At least 1.4 million Kenyans are expected to participate in a mass officiated by Pope Francis, when he visits Kenya, the Catholic Church and Kenyan authorities reported on Sunday.
Pope will visit Kenya on Nov. 25 to 27, in his first visit to Africa. He is expected to talk about strengthening family ties, tolerance on ethnicity and inclusivity, the Presidential spokesman Manoah Esipsu said.
The pope will also talk about climate change, while he meets with diplomats at the UN Environment Program headquarters in the Gigiri part of Nairobi, a few days ahead of the UN climate change conference in Paris, said Esipisu.
Security personnel will include 10,000 police officers and an additional 10,000 members of the National Youth Service Corps for crowd control.
Kenya is suffering from terror attacks carried out by Al Shabab militants, since it joined the regional coalition, in the fight against the Al Shabab insurgency.
During the attacks, non-Muslims have been targeted and Christian churches have been attacked.
Pope Francis will continue his official visit in Africa by visiting Uganda and the Central African Republic on Nov. 28 through 30.
Pope deplores Vatican leaks
Pope Francis vowed on Sunday to continue with his reforms within the Catholic Church, while condemning “deplorable” leaks over Vatican’s uncontrolled spending.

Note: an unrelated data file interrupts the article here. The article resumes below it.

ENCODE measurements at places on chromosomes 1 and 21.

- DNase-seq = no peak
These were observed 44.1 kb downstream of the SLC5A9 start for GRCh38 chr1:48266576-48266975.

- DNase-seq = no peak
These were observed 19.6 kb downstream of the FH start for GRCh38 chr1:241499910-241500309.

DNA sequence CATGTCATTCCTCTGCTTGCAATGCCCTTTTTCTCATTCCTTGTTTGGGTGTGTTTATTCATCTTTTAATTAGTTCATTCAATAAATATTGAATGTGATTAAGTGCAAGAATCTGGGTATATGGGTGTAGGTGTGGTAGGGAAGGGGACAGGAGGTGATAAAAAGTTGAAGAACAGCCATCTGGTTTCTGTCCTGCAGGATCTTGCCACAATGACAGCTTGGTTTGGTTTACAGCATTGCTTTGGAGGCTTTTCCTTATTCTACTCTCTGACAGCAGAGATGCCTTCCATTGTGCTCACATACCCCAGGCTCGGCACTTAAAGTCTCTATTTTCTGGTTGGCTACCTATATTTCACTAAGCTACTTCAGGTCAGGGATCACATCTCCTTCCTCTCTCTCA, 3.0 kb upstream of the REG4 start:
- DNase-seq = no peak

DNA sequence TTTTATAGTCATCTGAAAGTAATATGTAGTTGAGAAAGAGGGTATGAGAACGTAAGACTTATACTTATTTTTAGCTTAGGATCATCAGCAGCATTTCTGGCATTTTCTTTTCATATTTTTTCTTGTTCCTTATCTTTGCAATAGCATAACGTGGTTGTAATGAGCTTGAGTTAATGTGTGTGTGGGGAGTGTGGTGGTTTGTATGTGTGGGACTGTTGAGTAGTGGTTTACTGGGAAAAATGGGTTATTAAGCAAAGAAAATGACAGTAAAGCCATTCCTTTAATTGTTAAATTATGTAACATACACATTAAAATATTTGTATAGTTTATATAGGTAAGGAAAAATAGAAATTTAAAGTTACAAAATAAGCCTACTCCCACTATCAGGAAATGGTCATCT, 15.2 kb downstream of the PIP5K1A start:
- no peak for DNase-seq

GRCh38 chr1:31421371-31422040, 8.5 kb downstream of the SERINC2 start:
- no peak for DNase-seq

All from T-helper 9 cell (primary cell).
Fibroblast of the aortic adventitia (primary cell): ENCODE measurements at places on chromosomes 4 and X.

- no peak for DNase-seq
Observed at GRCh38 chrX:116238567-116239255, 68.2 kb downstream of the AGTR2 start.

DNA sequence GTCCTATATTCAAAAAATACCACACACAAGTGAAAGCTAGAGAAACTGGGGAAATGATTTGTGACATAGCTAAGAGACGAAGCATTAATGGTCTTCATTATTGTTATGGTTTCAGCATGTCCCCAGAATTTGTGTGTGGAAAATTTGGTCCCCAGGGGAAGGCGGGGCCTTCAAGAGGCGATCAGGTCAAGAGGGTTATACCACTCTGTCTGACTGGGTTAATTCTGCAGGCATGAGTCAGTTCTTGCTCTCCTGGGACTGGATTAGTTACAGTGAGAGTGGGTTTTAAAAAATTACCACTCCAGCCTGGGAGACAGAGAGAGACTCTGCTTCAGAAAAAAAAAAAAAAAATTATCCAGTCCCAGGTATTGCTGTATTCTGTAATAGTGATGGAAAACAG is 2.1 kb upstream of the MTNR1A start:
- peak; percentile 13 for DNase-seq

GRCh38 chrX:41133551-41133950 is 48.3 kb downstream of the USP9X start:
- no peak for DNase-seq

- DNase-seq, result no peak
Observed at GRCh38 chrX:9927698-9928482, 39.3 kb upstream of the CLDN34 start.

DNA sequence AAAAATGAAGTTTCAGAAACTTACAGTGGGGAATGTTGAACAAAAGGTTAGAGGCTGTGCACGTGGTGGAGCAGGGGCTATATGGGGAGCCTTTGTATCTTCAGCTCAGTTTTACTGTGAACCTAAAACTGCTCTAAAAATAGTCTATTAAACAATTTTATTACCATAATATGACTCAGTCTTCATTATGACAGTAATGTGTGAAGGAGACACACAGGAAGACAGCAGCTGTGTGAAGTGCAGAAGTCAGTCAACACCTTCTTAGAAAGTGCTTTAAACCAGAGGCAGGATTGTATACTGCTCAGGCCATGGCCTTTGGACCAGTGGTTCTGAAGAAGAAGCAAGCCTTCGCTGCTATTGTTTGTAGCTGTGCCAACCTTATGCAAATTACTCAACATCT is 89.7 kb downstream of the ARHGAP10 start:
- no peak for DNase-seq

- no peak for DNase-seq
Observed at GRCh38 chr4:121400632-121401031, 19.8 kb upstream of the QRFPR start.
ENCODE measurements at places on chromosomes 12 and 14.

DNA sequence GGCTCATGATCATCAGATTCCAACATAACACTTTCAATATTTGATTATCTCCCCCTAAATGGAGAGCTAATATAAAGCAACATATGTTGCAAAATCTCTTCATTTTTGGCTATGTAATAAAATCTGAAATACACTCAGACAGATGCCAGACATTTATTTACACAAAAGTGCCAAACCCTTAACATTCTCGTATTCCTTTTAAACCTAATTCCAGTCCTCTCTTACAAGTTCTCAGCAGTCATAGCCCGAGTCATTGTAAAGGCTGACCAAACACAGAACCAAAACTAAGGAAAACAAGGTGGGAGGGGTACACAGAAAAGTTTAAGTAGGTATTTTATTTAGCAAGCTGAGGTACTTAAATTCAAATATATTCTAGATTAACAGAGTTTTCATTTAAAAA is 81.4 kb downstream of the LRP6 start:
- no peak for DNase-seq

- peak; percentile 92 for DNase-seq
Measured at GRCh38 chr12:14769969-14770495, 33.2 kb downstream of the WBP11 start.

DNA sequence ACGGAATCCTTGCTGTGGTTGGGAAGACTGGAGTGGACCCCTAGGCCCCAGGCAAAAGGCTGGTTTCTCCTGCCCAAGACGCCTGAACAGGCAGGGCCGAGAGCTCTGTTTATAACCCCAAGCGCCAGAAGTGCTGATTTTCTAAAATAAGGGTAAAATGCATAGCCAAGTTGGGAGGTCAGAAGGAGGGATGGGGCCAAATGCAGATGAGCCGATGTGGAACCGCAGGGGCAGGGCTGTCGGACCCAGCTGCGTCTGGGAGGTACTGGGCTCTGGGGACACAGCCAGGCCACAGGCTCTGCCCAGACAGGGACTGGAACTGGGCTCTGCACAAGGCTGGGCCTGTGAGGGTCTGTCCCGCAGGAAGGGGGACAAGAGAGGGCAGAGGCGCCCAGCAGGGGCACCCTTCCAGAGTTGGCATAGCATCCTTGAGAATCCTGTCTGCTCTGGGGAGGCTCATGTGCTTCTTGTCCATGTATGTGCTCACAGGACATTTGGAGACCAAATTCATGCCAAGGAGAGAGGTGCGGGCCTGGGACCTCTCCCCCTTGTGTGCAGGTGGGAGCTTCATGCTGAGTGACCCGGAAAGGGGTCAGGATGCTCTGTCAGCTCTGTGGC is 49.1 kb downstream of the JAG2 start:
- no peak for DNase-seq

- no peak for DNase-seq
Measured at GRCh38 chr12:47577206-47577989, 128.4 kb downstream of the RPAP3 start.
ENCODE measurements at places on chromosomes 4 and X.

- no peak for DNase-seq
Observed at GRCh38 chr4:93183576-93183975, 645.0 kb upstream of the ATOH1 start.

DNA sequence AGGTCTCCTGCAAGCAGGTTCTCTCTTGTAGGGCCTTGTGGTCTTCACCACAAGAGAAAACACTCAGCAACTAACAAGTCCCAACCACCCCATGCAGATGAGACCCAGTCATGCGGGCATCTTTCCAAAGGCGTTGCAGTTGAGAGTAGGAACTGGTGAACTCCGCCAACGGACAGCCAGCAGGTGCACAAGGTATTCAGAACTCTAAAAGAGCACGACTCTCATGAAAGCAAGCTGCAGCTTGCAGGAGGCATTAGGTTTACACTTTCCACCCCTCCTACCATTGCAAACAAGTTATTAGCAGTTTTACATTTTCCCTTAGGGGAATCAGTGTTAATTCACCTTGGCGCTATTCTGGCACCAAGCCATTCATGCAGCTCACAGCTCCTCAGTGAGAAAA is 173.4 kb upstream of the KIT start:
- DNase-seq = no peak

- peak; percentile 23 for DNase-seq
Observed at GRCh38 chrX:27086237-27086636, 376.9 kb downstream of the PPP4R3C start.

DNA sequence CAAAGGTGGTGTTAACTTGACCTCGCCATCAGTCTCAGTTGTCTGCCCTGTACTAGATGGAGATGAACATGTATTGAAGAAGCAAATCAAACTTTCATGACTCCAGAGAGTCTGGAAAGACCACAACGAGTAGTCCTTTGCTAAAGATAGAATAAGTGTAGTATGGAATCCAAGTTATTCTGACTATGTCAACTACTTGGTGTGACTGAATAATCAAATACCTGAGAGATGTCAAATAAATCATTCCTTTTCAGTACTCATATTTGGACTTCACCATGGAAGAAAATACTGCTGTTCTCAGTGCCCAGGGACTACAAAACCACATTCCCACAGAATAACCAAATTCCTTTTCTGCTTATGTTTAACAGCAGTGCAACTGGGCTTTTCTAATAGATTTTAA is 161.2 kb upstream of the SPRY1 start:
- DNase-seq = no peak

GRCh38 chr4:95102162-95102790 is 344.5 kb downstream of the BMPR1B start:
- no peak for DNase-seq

The pope, speaking for the first time on the arrest of an Italian PR expert and a Spanish priest, on the allegation of stealing and leaking classified documents to the media and exposing the pope’s anger with his aides over financial recklessness.
"I want to assure you that this sad fact will not prevent me from the reforms which will proceed with my collaborators and the backing of you all," he said after Angelus prayers, in regards to the leaks.
Francis has pledged to continue with his reforms within the Vatican to tackle uncontrolled spending.
"I know that many of you are perturbed by the recent news on the secret documents of the Holy See which were taken and published," he said.
"Publishing these documents was an error," he added. "It was a deplorable act which does not help."
Leaks resulted in two books being published and has been an embarrassment for the Catholic Church.
Gianluigi Nuzzi, the author of one of the books had said that "revealing the secrets can only serve those who are seeking transparency, the first objective of the pope."
Nuzzi's new book has escalated painful memories of the 2012 "Vatileaks" scandal concerning documents revealed to the media by the butler of then-pope Benedict XVI.
In the following year, Benedict retired and Nuzzi played a central role in breaking the story.